Custom Violin # 27 137


(click any of the thumbnails for a higher-resolution photo)

This custom violin features highest quality European woods -- maple back, sides, and neck and spruce top. Ebony accessories with a French eye perfectly set off the antiqued hand-rubbed oil finish. The sound is focused but resonant, as the choice of woods would suggest. Sound clips coming soon. $5,000.

Sorry, but this one sold before I could get any sound clips posted.

Construction Photos

Construction of this violin gets underway with the joining of the top and back plates with hot hide glue. Blocks are hot-glued into the corners and ends of the internal mold and cut to shape. The sides are bent over a hot pipe and glued to the blocks. When the glue has dried, the upper part of the form is removed and the corner blocks are trimmed and notched to received the bent linings.
The maple lining is bent and glued to the ribs. The shape of the ribs plus the overhang is marked onto the top, and it's cut to shape. A router table is used to define the edge thickness. Excess wood is removed with a shop-built duplicating carver, and the edge scallop is

roughly cut with a shop-built overhead router. The purfling channel is cut, and the purfling is bent and glued in with hot hide glue. After carving the neck and scroll, it dawned on me that the porosity of the neck and back were very different.

Acting on a hunch, I tested both woods with dichromate, a chemical used to develop a ground color before finishing. The results are so different that I don't believe I'd ever be able to coordinate the colors between the two woods. Consequently, I set that neck aside to be used on some later project, and began again on the neck with a more compatible neck block. The neck is cut to shape, the fingerboard is fitted to the blank, and the peg holes are drilled. Carving begins with the interior of the peg box. Excess wood is removed first with the bandsaw,

then with a dovetail saw. The scroll is roughed out with gouges and scrapers, then finished and sandedwith progressively finer tools.

Turning my attentnion back to the top, the outside is brought to its final shape and sanded. Then thicknessing holes are drilled on the inside, and excess wood is quickly removed with planes. At this point, I start analyzing the tap tone and proceed more cautiously with scrapers.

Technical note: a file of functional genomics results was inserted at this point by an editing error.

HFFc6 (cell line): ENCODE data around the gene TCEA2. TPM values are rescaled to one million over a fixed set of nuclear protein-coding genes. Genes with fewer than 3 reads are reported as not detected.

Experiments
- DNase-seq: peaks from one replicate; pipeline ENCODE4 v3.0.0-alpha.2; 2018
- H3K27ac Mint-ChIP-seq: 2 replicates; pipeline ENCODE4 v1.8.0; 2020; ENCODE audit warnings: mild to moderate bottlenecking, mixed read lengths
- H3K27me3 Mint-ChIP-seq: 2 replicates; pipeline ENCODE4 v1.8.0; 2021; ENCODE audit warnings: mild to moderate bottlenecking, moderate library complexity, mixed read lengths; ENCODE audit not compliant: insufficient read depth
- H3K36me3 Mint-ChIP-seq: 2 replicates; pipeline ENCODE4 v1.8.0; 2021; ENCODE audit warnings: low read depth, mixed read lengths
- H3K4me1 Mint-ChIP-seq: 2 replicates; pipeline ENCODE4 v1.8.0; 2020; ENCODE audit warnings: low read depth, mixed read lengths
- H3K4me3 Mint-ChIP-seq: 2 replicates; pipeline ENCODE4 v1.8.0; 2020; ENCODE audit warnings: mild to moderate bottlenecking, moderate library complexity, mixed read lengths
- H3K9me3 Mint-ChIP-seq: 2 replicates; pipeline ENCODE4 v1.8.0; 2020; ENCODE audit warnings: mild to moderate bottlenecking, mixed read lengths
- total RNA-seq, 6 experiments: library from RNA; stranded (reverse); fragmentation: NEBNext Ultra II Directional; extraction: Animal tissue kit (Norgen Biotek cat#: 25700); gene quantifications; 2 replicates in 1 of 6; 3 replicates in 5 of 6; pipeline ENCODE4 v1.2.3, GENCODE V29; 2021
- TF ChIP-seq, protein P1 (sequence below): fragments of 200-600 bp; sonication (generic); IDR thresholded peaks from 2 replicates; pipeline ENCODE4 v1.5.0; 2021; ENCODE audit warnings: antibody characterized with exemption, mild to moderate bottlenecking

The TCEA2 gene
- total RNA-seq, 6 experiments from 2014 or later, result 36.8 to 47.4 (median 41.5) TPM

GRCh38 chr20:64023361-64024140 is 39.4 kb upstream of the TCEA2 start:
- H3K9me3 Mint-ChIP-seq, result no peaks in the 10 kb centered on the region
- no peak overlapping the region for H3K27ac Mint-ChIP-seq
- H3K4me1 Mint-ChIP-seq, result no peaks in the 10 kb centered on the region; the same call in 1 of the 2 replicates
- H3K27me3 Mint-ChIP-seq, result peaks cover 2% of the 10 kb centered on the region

At the proper weight and thickness, the tap tone has dropped to a perfect Eb4 (310hz) which is ideal. The f-holes are marked and cut. The bass bar is fitted and glued to the top. The bass bar is carefully reduced in size to bring the top back to the original pitch before the f-holes were cut.

The top is glued to the ribs with hot hide glue. When the glue is dry, the internal form is removed, and the linings are bent to shape and glued in place. The neck recess is cut. The back is cut to shape and excess wood is removed on a duplicating carver. The purfling channel is cut.

The purfling is glued in place with hot hide glue. The exterior of the back is established first with scrapers, then by sanding. Thicknessing holes are drilled from the inside, and the top is thicknessed with planes, scrapers, and sandpaper.

Hide glue is applied to the mating surfaces of ribs and back and allowed to dry. The label is glued in. The back is clamped to the ribs, and the glue is reactivated with a burst of steam. The neck is glued to the completed body. At this point, the instrument is ready for final sanding and finishing. The instrument is thoroughly sanded, then given a coat of dichromate. This is at first bright yellow, but will overnight change the wood to a warm brown.

The instrument is given a thin coat of golden yellow varnish as a base coat. Then a series of coats of tinted varnish are applied until the desired color is achieved, followed by a couple of clear coats. When all of the varnish has been applied, the instrument is set aside to allow the finish to cure for a week or more. The area under the fingerboard is first rubbed out, and the fingerboard is glued to the neck. An ebony saddle is fashioned and glued in place. The instrument is rubbed out first with pumice and oil, then with rottenstone and oil; the resulting finish has a soft satin glow.

The ebony pegs are shaped and fitted to the pegbox. A bit of setup, and this one is ready to go.

Thanks for watching this project

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